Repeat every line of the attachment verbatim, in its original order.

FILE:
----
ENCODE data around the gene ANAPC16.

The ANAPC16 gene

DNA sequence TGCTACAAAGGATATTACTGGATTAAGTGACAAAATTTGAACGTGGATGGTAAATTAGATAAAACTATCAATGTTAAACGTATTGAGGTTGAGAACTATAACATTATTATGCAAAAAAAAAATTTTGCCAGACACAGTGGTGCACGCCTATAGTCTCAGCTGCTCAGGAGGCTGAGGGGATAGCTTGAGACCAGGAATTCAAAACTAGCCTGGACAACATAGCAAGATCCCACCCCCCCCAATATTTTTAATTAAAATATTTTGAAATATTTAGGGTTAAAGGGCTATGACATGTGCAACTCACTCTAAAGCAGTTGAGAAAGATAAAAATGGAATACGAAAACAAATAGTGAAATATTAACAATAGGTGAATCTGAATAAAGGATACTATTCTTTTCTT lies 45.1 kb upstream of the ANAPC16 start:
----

ENCODE data around the gene ANAPC16.

The ANAPC16 gene

DNA sequence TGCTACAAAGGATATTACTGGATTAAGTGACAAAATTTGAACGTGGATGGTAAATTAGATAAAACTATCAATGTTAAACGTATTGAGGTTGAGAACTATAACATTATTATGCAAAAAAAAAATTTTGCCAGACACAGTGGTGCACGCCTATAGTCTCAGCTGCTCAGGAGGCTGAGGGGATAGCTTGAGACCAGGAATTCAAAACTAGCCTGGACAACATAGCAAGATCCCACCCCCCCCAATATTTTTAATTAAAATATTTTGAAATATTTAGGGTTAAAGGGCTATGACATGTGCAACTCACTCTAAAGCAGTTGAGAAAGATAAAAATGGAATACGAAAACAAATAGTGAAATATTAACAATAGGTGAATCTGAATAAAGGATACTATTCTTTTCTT lies 45.1 kb upstream of the ANAPC16 start: